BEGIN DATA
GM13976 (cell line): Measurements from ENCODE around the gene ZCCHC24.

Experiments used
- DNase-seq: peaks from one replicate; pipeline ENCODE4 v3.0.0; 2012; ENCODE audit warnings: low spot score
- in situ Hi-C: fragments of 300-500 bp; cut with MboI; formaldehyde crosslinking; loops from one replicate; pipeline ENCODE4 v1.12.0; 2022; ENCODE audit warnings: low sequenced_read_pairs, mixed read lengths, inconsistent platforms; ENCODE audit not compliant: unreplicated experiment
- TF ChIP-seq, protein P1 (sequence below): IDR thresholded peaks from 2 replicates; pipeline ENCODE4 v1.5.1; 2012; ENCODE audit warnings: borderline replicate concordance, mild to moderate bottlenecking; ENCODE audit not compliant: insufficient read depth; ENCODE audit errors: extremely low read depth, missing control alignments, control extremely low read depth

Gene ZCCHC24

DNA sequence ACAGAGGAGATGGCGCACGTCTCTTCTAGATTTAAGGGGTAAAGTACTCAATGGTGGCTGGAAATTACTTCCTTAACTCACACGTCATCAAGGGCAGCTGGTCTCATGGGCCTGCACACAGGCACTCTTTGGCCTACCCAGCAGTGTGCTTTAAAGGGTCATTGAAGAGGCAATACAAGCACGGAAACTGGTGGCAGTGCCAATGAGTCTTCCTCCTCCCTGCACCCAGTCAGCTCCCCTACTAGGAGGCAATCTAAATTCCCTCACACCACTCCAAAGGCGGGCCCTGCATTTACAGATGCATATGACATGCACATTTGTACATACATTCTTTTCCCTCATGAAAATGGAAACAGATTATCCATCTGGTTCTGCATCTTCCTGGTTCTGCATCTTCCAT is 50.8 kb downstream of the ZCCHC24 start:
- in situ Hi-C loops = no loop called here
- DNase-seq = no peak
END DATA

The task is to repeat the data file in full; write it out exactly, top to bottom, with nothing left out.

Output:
GM13976 (cell line): Measurements from ENCODE around the gene ZCCHC24.

Experiments used
- DNase-seq: peaks from one replicate; pipeline ENCODE4 v3.0.0; 2012; ENCODE audit warnings: low spot score
- in situ Hi-C: fragments of 300-500 bp; cut with MboI; formaldehyde crosslinking; loops from one replicate; pipeline ENCODE4 v1.12.0; 2022; ENCODE audit warnings: low sequenced_read_pairs, mixed read lengths, inconsistent platforms; ENCODE audit not compliant: unreplicated experiment
- TF ChIP-seq, protein P1 (sequence below): IDR thresholded peaks from 2 replicates; pipeline ENCODE4 v1.5.1; 2012; ENCODE audit warnings: borderline replicate concordance, mild to moderate bottlenecking; ENCODE audit not compliant: insufficient read depth; ENCODE audit errors: extremely low read depth, missing control alignments, control extremely low read depth

Gene ZCCHC24

DNA sequence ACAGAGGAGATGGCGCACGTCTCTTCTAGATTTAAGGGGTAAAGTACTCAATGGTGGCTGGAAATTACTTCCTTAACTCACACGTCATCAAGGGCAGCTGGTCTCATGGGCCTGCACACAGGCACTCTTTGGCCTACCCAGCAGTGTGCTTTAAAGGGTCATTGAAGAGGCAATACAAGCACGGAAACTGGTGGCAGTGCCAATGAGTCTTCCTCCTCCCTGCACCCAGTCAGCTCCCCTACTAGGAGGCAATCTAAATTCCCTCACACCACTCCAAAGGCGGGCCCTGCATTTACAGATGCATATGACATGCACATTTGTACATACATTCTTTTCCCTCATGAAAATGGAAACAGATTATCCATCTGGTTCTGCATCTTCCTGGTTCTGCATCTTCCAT is 50.8 kb downstream of the ZCCHC24 start:
- in situ Hi-C loops = no loop called here
- DNase-seq = no peak